My folks moved to Berwick-Upon-Tweed 12 years ago and since then we’ve spent lots of time exploring the northernmost town in England. It has the perfect mix of seaside charm, natural beauty and interesting places to visit. From spotting dolphins at Spittal Beach to quirky museums – we’re still finding things to do.
Berwick is full of history and has passed between English and Scots hands at least 13 times. When you walk around the Elizabethan ramparts (built to repel the Scots) that encircle the town you get a real sense of that history. There are wonderful views over the Tweed Estuary and you can detour along to the lighthouse for views along the coastline. The ramparts can be high in some parts so don’t let wee ones wander off too far. There is also a great inland stroll along the River Tweed – a Scottish river flowing through an English town. Discover the brilliant boat (pirate or Viking depending on your kids’ imagination) made out of driftwood. Just follow the path inland from the oldest bridge – this is what our kids refer to as the ‘wee bridge’ which was built in 1634. It is now dwarfed by both the Royal Tweed Bridge and the Royal Border Railway Bridge – a Robert Stevenson viaduct. Back in the town itself the Granary Gallery is a free gallery and youth hostel right on the ramparts. Their current exhibition is ‘Spirited’ a celebration of British Woman artists featuring works by Barbara Hepworth and Laura Knight, it’s well worth a visit. From there you can take a wander along Bridge St which has a handful of interesting gift and craft shops and a brilliant second-hand bookshop, Slightly Foxed, the back of the shop is a real delight with a huge mural our kids love and couch to snuggle down in with a book. It also has a large display of L.S Lowry prints, the artist spent a lot of time in Berwick and you can take a Lowry trail through the town.
After sampling all the fish and chips on offer over the years, our firm favourite is Castlegate Fish & Chips (20 Castlegate). Sit-in if you can for a proper old-school fish and chip experience. Served with tea and bread and butter their chips are perfection and everything is made to order, always worth the wait. Another great spot to eat is the café in The Maltings Theatre. It’s perched above the distinctive red rooftops of the town and its Eyemouth haddock fishcakes are yum.
This summer we visited Berwick’s 18th-Century Barracks. Run by English Heritage the Barracks contains the brilliantly eclectic Berwick Museum. It has a lovely room full of gems from the Burrell Collection upstairs, next door is a huge dragon through which the kids can race, you can also do brass rubbings and indulge in a spot of medieval dress-up. Downstairs is an olde-world recreation of Berwick’s streets, a working telephone exchange, and a great range of exhibits on Berwick’s history. We tried our hand at the ‘Herring Challenge’ game, back in the day Herring Lassies could fill one barrel with 1,200 fish every 10 minutes. That’s 2 fish every second! Our two had a laugh trying to match that rate of work. There are also crafts over the summer, you can make your own fruity pom-pom ice cream and find out a bit about the history of ice-cream making in Berwick. With an old-school German table football and various other hands-on exhibits this is a great wee museum. There’s also the King’s Own Scottish Borderers Museum in the Barracks which is a journey through military history. Over the summer English Heritage are running special classes on how to be a Redcoat. Our two learned invaluable life-skills such as how to load and fire a cannon at sea. The sword skills class was particularly great, wooden swords are provided and are also on sale in the shop – good luck making it out without having to purchase one..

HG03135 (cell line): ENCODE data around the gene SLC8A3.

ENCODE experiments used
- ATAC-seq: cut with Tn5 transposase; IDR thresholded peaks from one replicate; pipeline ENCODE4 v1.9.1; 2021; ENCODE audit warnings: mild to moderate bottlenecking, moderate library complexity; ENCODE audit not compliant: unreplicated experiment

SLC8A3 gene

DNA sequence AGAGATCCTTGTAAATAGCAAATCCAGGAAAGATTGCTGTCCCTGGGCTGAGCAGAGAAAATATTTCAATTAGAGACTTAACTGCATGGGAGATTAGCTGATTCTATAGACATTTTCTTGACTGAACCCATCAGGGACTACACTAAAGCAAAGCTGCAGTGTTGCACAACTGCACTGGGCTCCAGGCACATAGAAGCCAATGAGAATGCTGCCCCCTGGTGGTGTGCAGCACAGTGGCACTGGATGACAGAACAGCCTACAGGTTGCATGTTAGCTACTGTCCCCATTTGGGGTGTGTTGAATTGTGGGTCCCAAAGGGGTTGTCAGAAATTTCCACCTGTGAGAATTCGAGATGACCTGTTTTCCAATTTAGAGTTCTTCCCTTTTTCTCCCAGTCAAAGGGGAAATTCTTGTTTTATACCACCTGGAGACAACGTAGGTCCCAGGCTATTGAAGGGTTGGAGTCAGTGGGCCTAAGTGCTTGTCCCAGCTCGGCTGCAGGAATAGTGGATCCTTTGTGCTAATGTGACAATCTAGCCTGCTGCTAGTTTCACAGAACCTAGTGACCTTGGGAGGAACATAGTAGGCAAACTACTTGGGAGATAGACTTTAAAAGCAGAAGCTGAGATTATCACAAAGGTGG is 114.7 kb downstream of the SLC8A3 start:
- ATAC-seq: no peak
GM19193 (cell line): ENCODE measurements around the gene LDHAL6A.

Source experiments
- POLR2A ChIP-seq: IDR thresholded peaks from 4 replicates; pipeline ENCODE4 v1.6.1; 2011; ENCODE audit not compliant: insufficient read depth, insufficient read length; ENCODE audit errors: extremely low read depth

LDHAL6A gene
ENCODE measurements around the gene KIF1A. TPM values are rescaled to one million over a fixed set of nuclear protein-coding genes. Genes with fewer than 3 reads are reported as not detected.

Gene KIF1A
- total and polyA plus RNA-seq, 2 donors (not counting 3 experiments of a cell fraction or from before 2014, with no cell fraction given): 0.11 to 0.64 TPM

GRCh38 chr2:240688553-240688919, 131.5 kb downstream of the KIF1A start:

Next weekend the Barracks hosts the annual Berwick Food & Beer Festival which is a brilliant end-of-summer event. It opens with a family-friendly Ceilidh at 6pm on 31st August before the main festival on 1st & 2nd September. There’s piles for kids to do during the festival, including face painting, a Kids’ Kitchen which runs free cookery classes for 3-10yr olds as well as dancers and live music. The cobblestones of the Barracks are filled with stalls during the festival – selling everything from shellfish to honey, marshmallows to Alpaca-wool cardigans (the Alpacas come along too). Yummy food trucks park up for the weekend, our favourites are the wood-fired pizza truck, the burgers from Well Hung & Tender and the gorgeous Greek Street food. For the adults there are free cookery demonstrations, award-winning foodie films and a beer marquee filled with craft brewers keen to have a chat and let you sample their ale. There’s also live music throughout the weekend and the Dad Dancing competition is obviously not to be missed. The museums in the Barracks are free with your festival ticket and kids under twelve get free entry. All the details are on https://www.berwickfoodandbeerfestival.co.uk
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